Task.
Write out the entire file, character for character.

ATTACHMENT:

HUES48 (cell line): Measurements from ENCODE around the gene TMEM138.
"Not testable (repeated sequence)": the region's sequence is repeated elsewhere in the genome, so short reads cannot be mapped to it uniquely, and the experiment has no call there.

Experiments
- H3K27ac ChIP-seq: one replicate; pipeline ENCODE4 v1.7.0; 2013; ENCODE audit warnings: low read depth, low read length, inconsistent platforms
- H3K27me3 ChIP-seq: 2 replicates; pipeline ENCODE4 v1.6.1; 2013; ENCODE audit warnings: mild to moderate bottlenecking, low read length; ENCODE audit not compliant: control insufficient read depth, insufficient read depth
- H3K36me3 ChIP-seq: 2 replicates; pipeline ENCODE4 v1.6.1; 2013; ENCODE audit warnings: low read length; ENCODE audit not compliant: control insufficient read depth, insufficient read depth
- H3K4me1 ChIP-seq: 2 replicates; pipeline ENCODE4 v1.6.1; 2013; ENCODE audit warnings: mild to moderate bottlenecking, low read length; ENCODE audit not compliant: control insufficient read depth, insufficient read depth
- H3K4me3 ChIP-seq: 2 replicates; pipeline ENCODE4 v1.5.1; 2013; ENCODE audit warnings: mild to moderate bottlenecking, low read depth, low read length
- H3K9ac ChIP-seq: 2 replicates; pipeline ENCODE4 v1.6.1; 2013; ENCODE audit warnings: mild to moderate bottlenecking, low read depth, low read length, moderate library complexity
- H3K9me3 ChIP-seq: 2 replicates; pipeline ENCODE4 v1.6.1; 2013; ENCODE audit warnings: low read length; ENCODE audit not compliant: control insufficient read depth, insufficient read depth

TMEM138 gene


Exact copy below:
HUES48 (cell line): Measurements from ENCODE around the gene TMEM138.
"Not testable (repeated sequence)": the region's sequence is repeated elsewhere in the genome, so short reads cannot be mapped to it uniquely, and the experiment has no call there.

Experiments
- H3K27ac ChIP-seq: one replicate; pipeline ENCODE4 v1.7.0; 2013; ENCODE audit warnings: low read depth, low read length, inconsistent platforms
- H3K27me3 ChIP-seq: 2 replicates; pipeline ENCODE4 v1.6.1; 2013; ENCODE audit warnings: mild to moderate bottlenecking, low read length; ENCODE audit not compliant: control insufficient read depth, insufficient read depth
- H3K36me3 ChIP-seq: 2 replicates; pipeline ENCODE4 v1.6.1; 2013; ENCODE audit warnings: low read length; ENCODE audit not compliant: control insufficient read depth, insufficient read depth
- H3K4me1 ChIP-seq: 2 replicates; pipeline ENCODE4 v1.6.1; 2013; ENCODE audit warnings: mild to moderate bottlenecking, low read length; ENCODE audit not compliant: control insufficient read depth, insufficient read depth
- H3K4me3 ChIP-seq: 2 replicates; pipeline ENCODE4 v1.5.1; 2013; ENCODE audit warnings: mild to moderate bottlenecking, low read depth, low read length
- H3K9ac ChIP-seq: 2 replicates; pipeline ENCODE4 v1.6.1; 2013; ENCODE audit warnings: mild to moderate bottlenecking, low read depth, low read length, moderate library complexity
- H3K9me3 ChIP-seq: 2 replicates; pipeline ENCODE4 v1.6.1; 2013; ENCODE audit warnings: low read length; ENCODE audit not compliant: control insufficient read depth, insufficient read depth

TMEM138 gene